From Cigarettes to Smokeless: Profiles of Switchers
Modified Tobacco Use As a Risk-Reduction Strategy. Published in the Journal of Psychoactive Drugs (Volume 27, pages 173-175, June 1995) by Ken Tilashalski, Karen Lozano and Brad Rodu.
Although most smokers express an interest in quitting, nicotine addiction is a powerful obstacle to the 46 million Americans who continue to smoke. Research from the Centers for Disease Control and Prevention reveals that as many as two million cigarette smokers have modified their tobacco use to smokeless tobacco, which they perceive as resulting in fewer and less serious health consequences. We profiled a group of 22 former smokers who made this transition on their own. Most were men aged 27 to 77 years old. Previous smoking experience ranged from 3 to 156 pack-years (mean, 40.6 pack-years); the mean period of smokeless tobacco use was 9.2 years. The decision was prompted in 15 individuals by specific smoking related health problems. For example, 13 smokers started experiencing breathing problems such as early signs of emphysema and shortness of breath.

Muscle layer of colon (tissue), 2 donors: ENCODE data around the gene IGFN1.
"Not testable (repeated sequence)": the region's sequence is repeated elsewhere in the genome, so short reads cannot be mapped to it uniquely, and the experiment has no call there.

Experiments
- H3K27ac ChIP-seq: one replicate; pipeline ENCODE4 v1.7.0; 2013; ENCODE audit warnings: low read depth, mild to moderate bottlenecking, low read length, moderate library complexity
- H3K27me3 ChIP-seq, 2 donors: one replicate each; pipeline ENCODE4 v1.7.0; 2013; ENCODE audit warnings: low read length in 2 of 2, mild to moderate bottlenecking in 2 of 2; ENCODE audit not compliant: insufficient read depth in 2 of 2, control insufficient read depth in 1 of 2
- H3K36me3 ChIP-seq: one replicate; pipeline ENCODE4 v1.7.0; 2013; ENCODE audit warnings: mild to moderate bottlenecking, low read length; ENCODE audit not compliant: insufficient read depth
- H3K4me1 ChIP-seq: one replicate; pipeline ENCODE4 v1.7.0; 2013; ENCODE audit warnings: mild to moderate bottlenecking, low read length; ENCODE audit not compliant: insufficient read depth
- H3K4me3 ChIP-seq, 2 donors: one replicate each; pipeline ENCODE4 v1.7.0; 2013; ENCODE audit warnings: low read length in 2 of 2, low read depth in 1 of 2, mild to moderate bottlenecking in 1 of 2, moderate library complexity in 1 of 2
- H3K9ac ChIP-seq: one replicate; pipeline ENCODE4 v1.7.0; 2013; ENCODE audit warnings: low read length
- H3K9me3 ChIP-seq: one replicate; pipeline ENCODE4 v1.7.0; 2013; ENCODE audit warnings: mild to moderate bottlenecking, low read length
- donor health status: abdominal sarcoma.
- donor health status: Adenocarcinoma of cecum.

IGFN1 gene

Thirteen smokers switched to smokeless directly. Nine smokers first tried quitting cold turkey, but they continued to experience craving for periods of weeks to years, and they eventually turned to smokeless. Most interestingly, unit consumption of tobacco dropped in these switchers. They averaged 10 to 14 packs of cigarettes a week; after the switch they used five to seven packages of smokeless tobacco. This means savings not only on medical care costs, but on weekly tobacco purchases too.